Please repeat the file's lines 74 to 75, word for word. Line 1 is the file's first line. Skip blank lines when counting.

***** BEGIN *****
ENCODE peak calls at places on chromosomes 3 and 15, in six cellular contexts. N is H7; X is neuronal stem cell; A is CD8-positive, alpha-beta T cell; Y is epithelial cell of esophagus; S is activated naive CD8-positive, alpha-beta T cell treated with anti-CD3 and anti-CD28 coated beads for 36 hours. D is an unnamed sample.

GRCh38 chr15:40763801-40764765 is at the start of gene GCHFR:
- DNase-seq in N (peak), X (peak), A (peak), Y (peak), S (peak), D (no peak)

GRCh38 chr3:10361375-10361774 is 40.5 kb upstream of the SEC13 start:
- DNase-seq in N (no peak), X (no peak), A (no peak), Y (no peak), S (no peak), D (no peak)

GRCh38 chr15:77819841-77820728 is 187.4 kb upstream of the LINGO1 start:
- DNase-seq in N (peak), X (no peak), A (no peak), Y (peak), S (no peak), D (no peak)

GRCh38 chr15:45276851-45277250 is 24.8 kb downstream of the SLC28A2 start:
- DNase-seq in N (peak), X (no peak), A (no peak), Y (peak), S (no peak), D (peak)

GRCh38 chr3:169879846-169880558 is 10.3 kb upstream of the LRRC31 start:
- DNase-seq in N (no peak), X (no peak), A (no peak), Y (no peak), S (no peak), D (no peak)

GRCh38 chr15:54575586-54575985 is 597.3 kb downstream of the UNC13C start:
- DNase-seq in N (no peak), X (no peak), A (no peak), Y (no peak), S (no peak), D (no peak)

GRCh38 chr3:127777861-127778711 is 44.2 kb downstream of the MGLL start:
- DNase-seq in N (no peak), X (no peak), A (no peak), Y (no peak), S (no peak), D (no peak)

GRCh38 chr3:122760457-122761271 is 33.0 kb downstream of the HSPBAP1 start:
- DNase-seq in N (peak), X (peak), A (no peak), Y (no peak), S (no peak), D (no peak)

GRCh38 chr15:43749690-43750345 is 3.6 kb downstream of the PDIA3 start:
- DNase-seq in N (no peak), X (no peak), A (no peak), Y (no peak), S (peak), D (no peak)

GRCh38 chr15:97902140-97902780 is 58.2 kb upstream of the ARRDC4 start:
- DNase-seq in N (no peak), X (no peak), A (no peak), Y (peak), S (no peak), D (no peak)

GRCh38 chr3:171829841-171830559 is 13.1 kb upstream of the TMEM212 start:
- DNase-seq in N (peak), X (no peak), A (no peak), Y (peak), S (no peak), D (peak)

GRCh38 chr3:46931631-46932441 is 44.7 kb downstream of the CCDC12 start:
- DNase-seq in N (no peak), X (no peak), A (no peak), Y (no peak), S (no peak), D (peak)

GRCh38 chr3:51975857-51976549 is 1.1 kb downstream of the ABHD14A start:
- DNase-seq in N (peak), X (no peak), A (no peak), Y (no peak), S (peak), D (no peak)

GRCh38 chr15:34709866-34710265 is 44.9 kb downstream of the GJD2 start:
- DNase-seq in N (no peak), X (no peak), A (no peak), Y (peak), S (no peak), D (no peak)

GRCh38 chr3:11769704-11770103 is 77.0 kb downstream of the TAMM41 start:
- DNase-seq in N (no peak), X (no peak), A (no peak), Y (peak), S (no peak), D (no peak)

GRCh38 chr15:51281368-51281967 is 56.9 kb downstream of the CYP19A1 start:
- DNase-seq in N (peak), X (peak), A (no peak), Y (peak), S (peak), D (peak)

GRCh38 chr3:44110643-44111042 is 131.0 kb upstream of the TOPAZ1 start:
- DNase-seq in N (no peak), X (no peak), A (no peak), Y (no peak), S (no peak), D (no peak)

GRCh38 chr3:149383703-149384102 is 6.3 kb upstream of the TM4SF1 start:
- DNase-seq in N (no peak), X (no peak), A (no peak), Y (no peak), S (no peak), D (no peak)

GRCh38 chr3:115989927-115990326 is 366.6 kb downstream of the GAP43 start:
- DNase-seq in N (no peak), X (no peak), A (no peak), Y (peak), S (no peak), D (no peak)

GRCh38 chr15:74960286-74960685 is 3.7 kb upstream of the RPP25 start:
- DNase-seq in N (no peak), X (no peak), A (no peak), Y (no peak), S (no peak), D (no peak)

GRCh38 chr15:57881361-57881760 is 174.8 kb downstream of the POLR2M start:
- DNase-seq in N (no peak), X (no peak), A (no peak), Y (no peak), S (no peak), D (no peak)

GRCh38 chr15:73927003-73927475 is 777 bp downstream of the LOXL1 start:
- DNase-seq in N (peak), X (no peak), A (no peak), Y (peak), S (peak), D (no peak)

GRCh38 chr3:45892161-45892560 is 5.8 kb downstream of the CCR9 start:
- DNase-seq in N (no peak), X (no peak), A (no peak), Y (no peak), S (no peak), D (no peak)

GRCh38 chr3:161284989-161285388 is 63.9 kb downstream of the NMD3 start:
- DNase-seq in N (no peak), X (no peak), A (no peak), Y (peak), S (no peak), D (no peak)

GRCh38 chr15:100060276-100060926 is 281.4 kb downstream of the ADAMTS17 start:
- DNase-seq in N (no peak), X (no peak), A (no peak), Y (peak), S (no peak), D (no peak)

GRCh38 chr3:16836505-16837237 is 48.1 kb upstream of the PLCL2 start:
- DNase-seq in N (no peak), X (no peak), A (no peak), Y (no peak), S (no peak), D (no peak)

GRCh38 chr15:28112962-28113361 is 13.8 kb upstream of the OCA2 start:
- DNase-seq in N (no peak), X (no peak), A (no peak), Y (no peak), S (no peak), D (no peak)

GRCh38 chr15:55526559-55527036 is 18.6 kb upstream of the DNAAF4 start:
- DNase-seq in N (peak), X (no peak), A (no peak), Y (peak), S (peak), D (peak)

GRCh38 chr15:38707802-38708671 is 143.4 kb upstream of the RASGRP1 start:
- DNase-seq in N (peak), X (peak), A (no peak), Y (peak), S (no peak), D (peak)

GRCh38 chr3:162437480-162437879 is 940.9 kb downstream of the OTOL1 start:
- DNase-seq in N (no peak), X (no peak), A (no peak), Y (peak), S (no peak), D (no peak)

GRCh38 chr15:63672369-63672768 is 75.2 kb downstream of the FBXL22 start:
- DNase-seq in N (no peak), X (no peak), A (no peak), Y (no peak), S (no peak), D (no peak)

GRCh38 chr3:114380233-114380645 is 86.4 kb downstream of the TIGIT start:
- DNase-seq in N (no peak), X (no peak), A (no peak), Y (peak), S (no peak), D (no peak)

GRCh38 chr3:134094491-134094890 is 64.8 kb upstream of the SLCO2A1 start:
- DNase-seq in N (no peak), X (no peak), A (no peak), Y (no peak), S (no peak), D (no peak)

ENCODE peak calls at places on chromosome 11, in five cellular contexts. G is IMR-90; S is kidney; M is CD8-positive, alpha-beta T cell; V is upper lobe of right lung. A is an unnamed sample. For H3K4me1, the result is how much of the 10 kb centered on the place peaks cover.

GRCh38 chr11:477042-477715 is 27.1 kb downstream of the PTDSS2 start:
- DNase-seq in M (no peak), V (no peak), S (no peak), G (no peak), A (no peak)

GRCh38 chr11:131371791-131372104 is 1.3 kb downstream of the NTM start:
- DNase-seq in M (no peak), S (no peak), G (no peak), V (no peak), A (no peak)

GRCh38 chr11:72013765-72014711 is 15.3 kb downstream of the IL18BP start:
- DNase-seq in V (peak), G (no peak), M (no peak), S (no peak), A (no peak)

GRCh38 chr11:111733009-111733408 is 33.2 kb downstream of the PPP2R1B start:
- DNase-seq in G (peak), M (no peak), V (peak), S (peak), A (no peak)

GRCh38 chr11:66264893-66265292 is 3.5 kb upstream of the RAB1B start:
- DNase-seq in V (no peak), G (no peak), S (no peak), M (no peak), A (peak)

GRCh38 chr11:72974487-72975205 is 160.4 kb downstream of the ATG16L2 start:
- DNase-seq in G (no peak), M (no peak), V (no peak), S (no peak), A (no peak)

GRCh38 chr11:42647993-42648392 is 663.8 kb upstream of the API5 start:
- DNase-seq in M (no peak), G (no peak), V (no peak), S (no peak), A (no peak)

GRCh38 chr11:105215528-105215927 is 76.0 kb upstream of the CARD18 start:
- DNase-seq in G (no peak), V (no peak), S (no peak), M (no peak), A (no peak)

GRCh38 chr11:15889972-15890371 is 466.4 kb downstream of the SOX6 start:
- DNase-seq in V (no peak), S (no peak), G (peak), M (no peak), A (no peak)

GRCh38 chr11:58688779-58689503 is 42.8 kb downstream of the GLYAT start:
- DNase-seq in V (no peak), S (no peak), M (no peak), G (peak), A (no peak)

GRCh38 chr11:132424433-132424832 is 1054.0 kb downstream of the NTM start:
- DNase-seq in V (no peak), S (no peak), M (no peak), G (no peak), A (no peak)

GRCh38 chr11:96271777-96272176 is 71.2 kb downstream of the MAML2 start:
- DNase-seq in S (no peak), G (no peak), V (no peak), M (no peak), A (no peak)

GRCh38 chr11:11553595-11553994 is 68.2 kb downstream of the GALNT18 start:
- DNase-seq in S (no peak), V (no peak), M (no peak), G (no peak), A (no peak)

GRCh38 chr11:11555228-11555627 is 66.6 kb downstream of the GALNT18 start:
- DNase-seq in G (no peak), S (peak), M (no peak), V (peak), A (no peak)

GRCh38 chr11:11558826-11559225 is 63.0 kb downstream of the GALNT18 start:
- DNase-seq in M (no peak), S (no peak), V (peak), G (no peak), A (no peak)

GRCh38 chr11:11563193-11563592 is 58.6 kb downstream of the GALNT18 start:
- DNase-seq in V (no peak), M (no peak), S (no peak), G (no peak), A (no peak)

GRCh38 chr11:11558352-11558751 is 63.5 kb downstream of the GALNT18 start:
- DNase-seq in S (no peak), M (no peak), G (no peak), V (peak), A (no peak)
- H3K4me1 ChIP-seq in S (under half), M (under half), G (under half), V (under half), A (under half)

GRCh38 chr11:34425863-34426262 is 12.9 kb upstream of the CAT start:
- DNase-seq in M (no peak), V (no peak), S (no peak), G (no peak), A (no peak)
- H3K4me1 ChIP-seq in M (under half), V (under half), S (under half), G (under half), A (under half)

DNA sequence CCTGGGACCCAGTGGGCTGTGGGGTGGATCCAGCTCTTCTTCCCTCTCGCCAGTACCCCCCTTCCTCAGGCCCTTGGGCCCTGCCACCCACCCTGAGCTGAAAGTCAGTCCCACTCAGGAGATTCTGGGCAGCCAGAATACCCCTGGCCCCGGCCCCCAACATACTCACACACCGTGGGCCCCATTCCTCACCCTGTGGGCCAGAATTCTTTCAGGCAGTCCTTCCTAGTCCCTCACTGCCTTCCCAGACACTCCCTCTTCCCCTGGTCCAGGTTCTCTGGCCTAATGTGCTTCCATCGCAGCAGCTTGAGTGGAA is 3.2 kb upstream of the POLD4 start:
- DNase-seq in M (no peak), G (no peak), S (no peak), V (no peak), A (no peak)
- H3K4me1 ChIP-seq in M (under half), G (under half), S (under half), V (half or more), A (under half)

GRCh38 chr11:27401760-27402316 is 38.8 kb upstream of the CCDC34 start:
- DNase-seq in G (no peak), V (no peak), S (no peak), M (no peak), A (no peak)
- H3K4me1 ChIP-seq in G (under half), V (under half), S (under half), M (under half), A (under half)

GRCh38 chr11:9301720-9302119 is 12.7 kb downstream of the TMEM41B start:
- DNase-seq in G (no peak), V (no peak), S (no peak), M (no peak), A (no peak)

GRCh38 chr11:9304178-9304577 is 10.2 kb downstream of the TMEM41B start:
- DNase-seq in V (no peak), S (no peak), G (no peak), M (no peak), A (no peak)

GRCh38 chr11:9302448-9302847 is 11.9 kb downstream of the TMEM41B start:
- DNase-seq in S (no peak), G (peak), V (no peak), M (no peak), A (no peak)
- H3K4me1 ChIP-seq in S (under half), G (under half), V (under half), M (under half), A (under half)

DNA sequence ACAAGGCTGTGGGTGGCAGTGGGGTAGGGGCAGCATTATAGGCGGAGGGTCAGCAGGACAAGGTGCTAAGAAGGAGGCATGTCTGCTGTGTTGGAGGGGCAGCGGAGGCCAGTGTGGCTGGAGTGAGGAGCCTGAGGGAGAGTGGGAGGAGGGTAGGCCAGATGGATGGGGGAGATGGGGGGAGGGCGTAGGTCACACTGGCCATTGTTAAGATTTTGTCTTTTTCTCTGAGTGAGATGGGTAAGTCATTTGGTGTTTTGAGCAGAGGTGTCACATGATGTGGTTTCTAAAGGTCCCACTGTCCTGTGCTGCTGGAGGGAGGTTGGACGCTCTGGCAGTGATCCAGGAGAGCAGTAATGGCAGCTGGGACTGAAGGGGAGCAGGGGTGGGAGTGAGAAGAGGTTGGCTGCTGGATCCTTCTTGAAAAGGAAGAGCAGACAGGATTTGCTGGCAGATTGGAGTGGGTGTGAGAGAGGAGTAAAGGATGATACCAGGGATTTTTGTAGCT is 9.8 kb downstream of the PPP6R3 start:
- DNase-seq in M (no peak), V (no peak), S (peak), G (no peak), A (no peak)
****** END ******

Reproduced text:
- DNase-seq in V (peak), G (no peak), M (no peak), S (no peak), A (no peak)

GRCh38 chr11:111733009-111733408 is 33.2 kb downstream of the PPP2R1B start: